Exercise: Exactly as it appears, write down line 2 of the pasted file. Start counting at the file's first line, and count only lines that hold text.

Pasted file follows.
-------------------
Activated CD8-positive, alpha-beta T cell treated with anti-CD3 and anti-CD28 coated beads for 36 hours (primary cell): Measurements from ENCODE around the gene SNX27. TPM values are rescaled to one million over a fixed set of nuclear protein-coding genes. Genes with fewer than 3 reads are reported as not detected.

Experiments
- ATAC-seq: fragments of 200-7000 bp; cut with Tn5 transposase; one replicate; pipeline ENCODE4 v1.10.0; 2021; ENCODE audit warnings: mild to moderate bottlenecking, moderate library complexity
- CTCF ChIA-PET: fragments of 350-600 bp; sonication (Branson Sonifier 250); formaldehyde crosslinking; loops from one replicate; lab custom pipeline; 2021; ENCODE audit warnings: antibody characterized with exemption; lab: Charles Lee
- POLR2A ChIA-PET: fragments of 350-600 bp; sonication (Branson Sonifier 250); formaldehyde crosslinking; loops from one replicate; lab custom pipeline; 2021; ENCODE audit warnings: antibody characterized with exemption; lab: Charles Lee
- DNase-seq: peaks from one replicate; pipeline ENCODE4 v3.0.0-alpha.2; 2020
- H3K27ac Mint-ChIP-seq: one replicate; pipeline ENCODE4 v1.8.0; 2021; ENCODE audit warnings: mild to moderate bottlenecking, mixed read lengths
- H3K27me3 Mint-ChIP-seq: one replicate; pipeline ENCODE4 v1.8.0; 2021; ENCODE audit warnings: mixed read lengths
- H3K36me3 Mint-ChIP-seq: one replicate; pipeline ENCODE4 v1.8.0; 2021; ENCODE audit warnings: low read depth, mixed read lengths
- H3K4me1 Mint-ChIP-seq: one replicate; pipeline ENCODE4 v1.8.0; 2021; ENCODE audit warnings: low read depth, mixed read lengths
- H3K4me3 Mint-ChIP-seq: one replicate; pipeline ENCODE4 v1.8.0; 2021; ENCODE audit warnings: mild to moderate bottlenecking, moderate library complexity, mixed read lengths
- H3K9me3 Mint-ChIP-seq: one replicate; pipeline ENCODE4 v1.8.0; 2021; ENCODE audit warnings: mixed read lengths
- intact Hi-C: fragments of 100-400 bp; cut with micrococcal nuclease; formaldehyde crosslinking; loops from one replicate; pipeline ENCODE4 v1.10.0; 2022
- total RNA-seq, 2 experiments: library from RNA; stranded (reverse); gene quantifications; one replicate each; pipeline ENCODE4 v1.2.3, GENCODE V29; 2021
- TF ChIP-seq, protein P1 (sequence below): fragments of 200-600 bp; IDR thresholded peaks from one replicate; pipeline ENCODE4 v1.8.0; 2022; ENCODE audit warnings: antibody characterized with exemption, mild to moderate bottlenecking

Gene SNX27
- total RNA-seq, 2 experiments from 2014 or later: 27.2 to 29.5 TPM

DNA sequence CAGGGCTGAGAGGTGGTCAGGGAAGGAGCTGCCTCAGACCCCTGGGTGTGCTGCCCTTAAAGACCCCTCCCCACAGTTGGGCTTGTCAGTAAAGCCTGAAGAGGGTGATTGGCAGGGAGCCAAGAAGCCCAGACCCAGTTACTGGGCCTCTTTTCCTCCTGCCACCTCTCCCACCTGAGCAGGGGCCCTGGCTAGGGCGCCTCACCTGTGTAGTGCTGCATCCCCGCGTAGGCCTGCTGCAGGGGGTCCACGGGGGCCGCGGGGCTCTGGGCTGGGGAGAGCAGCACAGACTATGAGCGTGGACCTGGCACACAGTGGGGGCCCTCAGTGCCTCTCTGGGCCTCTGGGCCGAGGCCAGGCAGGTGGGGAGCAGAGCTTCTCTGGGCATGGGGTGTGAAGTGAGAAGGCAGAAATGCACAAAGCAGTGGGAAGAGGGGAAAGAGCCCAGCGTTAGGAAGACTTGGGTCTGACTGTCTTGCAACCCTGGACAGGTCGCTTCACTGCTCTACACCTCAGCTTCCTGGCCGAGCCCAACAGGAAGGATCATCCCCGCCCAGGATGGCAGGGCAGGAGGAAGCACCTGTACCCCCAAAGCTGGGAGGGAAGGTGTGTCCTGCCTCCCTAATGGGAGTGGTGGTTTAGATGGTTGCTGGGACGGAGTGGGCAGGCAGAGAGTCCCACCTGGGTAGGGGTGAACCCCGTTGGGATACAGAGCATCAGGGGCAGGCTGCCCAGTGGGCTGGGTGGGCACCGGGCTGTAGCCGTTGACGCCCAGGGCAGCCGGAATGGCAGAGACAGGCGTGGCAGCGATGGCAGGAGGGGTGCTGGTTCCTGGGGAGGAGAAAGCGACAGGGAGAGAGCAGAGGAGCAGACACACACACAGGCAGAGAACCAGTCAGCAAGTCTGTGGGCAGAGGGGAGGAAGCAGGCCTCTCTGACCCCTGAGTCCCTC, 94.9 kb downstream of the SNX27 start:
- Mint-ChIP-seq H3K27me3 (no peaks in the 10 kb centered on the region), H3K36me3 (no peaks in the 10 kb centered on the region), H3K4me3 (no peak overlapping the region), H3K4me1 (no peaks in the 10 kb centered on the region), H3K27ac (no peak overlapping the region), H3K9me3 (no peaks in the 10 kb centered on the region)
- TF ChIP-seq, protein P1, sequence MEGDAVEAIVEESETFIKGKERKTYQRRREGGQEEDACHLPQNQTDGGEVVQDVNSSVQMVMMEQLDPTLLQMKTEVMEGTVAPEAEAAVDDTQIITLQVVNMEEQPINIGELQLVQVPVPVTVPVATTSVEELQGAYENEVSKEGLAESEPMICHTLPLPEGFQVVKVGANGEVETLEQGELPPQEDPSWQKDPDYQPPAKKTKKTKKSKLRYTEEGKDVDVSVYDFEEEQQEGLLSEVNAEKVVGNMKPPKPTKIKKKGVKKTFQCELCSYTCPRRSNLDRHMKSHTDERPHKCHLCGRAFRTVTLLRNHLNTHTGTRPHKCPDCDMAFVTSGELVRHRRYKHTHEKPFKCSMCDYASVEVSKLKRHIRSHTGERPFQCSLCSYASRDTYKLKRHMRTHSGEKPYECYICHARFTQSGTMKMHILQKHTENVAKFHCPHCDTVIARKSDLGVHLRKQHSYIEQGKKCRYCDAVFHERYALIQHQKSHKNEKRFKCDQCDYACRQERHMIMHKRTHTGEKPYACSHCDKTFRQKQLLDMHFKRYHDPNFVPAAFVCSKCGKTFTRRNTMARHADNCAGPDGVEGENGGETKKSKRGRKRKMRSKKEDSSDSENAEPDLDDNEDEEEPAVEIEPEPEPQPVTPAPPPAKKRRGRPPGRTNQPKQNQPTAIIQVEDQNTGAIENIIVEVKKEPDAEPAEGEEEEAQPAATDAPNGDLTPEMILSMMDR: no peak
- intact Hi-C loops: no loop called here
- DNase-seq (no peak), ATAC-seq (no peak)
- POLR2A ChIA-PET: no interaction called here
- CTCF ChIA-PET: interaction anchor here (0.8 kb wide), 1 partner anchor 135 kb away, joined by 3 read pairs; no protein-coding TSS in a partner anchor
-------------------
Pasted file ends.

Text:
Experiments